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NC State Extension

Expanding Foam – Defined

Spray /Expanding foams are available in a variety of different forms, from small cans to larger industrial gallon sizes. Special care needs to be taken when using these products, as some expand more than others and some can exert significant pressure on the surrounding structure during expansion.

Expanding foam is a product which is designed to expand and harden upon contact with the air. It usually comes in canisters with spray nozzles, making it easy to apply the foam in a wide variety of situations. (video) There are a number of uses and hardware suppliers stock several types for different applications. Latex, polyurethane, and a variety of other materials can serve as a base for this product, and waterproof, fire resistant, and other specialty versions are available.

Some spray foam brands have different levels of expansion: high expansion for larger gaps, low expansion for around windows and doors. In certain situations, the expansion of spray foam around windows and doors can, in theory, pop the frame out of a wall. So, go for lower-expansion foam there.

General Tips and Safety

  • Carefully read instructions on the can label before use.
  • Cover the floor with drop cloth or newspaper.
  • Wear safety glasses, or goggles, and gloves when spraying the foam. – spray foam takes two or three days to come off skin and up to two weeks for finger nails.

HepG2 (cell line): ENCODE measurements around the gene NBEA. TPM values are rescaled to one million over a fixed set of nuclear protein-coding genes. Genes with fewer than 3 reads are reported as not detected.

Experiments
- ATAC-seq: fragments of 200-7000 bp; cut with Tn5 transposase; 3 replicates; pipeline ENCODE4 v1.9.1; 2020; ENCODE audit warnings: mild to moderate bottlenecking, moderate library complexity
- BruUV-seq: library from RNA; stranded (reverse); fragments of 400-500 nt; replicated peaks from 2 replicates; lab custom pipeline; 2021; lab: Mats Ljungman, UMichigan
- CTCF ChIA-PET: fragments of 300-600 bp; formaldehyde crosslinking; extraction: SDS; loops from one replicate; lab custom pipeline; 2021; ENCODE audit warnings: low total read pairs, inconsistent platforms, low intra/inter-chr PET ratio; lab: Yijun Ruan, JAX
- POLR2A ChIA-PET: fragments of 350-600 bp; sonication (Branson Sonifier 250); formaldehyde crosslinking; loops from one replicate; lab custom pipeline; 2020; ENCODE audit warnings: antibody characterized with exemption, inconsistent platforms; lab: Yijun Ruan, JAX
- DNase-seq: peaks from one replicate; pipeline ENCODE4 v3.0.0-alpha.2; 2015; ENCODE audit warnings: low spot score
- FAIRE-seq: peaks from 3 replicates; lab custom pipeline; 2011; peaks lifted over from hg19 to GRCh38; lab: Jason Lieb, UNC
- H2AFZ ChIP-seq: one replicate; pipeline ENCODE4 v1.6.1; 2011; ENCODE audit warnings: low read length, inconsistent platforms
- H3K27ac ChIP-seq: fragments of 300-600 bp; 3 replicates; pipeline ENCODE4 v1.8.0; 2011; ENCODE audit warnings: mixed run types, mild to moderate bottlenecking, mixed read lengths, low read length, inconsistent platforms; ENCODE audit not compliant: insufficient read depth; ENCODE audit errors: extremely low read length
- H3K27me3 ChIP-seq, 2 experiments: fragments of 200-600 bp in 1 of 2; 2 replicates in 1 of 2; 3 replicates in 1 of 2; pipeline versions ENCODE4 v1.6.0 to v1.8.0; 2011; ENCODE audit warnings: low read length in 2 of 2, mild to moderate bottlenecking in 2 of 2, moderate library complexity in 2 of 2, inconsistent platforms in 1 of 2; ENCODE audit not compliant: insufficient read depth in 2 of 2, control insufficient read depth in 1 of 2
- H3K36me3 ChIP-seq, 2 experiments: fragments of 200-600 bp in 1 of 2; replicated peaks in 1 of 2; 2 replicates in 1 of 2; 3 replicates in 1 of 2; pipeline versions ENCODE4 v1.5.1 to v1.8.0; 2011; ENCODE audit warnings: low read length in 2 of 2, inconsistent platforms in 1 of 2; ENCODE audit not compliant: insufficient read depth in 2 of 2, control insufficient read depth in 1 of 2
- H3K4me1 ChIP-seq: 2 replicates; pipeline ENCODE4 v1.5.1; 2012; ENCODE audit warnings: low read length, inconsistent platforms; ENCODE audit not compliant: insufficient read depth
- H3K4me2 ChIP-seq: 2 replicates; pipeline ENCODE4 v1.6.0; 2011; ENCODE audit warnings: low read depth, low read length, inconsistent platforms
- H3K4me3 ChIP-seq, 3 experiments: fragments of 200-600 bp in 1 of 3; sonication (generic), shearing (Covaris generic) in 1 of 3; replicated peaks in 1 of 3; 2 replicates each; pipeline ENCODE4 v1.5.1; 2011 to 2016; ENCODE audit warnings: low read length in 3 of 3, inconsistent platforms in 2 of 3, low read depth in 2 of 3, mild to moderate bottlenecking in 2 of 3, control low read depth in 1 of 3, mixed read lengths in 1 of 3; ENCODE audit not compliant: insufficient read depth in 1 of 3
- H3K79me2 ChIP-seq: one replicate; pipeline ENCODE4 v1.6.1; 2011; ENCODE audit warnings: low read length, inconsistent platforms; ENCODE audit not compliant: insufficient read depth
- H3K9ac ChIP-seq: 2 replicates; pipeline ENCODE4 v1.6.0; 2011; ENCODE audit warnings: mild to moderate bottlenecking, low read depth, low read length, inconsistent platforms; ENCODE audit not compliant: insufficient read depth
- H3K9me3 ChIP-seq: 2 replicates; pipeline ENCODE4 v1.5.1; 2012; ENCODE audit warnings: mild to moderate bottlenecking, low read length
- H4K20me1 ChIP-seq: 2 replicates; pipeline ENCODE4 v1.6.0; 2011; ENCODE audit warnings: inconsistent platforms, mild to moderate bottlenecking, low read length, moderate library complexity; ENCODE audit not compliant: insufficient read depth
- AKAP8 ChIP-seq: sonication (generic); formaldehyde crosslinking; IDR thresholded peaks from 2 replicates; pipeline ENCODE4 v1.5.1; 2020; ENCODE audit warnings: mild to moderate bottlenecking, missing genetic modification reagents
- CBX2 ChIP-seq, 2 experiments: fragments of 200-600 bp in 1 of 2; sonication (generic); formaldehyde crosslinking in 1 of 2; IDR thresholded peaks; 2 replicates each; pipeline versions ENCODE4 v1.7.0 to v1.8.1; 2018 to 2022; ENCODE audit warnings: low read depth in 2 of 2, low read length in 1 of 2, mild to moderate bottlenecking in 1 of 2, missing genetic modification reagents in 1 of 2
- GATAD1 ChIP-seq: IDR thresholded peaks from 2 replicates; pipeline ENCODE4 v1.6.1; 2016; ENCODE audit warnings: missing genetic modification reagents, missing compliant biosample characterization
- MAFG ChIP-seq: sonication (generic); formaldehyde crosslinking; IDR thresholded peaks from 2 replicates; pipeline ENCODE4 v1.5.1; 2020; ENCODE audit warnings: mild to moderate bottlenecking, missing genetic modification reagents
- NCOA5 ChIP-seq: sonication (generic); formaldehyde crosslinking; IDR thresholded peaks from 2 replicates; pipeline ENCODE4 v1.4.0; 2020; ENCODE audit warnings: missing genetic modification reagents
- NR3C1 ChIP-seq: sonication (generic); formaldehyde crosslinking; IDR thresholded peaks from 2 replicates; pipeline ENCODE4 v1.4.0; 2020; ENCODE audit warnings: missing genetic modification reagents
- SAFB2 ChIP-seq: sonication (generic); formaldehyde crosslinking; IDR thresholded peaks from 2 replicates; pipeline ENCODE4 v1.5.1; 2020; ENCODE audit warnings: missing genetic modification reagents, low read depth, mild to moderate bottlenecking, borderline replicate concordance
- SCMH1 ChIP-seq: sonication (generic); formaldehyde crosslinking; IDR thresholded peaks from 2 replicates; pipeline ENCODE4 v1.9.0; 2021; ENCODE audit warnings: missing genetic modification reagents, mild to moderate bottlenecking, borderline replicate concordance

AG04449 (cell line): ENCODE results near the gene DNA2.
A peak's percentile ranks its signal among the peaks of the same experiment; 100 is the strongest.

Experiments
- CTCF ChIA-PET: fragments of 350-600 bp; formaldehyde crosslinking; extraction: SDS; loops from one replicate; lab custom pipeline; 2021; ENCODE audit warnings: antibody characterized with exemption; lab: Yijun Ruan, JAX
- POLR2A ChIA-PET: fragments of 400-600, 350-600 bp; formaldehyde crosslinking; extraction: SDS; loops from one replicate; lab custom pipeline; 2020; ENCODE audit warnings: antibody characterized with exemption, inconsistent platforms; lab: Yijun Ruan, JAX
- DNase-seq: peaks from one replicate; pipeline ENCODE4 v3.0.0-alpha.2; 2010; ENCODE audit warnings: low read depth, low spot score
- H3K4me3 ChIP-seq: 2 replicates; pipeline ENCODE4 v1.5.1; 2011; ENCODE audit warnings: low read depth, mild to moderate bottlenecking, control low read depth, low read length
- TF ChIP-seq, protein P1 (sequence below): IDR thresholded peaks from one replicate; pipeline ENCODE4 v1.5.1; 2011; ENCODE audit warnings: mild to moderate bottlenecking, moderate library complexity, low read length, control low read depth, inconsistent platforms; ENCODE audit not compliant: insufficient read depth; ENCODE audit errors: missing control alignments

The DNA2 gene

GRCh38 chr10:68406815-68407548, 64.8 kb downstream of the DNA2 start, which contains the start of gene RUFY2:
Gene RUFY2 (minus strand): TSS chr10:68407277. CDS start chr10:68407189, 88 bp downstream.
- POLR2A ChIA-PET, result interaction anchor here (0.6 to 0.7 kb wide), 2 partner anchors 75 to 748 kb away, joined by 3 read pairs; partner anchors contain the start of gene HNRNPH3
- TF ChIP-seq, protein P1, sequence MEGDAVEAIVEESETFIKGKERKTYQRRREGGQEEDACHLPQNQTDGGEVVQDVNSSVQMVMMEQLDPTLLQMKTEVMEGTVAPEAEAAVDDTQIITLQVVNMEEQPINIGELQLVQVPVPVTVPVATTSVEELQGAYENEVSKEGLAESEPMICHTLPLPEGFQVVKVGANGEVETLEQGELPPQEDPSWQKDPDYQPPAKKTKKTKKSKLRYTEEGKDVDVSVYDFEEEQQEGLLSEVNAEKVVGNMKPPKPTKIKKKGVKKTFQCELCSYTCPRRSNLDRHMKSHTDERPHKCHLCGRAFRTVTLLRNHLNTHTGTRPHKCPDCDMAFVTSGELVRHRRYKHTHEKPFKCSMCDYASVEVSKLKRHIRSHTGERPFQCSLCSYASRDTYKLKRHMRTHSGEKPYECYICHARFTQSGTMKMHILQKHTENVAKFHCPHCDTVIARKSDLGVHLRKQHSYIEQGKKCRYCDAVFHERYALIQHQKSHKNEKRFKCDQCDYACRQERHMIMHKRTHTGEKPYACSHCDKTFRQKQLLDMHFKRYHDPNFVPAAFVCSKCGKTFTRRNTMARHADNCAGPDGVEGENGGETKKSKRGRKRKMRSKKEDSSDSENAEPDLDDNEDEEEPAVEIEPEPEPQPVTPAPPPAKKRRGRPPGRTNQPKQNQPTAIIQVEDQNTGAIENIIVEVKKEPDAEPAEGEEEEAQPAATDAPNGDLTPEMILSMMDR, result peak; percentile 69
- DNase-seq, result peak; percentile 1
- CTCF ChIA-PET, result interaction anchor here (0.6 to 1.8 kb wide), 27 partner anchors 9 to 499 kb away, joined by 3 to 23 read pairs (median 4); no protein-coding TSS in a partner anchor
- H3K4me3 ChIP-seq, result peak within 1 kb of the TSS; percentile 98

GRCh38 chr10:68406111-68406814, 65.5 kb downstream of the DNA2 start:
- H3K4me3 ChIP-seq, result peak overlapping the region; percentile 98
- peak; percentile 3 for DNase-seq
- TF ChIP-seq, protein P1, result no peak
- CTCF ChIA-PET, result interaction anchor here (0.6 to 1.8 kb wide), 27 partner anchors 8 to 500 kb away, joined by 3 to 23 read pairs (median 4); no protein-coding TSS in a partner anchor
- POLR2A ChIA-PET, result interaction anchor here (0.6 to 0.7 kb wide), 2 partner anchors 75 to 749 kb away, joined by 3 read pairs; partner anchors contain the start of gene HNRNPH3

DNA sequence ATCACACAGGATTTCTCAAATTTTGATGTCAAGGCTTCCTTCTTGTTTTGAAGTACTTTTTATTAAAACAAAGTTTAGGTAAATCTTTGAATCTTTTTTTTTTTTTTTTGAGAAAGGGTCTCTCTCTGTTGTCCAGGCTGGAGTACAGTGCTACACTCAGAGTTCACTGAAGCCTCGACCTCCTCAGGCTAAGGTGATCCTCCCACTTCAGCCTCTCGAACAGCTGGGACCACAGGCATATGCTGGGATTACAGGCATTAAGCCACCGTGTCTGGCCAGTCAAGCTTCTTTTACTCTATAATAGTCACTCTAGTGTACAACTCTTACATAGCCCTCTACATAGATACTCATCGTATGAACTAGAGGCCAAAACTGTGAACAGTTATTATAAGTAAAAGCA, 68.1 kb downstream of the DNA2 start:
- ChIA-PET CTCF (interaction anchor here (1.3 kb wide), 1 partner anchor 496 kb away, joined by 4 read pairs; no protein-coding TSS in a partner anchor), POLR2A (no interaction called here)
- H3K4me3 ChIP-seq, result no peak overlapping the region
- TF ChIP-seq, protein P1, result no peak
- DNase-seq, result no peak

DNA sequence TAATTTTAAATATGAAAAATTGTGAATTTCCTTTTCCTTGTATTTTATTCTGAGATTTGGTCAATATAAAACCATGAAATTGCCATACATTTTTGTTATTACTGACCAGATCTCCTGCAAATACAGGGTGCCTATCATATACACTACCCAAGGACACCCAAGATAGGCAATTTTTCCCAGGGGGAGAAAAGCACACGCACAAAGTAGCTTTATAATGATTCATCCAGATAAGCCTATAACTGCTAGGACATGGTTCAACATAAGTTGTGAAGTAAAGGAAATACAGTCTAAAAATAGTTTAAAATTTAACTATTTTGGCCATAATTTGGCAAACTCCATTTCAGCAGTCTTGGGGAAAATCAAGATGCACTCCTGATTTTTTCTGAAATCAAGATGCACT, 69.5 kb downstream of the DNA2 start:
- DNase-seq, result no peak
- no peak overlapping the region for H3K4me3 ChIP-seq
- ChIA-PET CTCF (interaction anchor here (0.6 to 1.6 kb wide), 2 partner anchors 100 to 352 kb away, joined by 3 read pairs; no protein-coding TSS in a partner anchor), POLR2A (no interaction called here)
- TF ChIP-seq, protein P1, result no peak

• Wear old clothing – spray foam will not come off fabric once it has bonded.
  • Practice dispensing the foam onto a sheet of newspaper or into a garbage can.
  • Foam insulation is flammable during dispensing. Remove sources of ignition, including pilot lights, until spray foam hardens completely (approximately 8 hours).
  • Mist the area with water before and after foaming to speed up curing.
  • If you overfill an area, trim the excess with a serrated blade or utility knife once it has fully cured.
  • Fill the opening less than 50% full when applying to allow for expansion of the foam. Applied foam will continue to expand for a few minutes after it’s applied. So if you fill a gap to the point of overflowing, it will become even more overflowing a few minutes later. Overfilling causes wasted product and messy cleanup.
  • If the foam in the straw applicator hardens, trim near the area where the foam has hardened and continue application.
  • Spray foam comes in compressed cans (similar to spray paint) with a straw-like attachment. You can poke the straw back into gaps and spray the foam into deep gaps and cracks.
  • Note that when you release the spray valve, the foam may continue to flow for a moment from the can while the foam in the straw expands.
  • Applying expanding foam takes some practice so you may wish to start out in less conspicuous areas. Have plenty of paper towels or rags on hand.
  • More Frequently Asked Questions (FAQs) for the Do-It-Yourselfer – Health and Safety

Insulating expansion foam (“spray foam”) is measured by how much the liquid form of it expands once it’s dispensed out of its container (hence the terms “high expansion” and “low expansion” foam).

Types of Spray Polyurethane Foam Products – EPA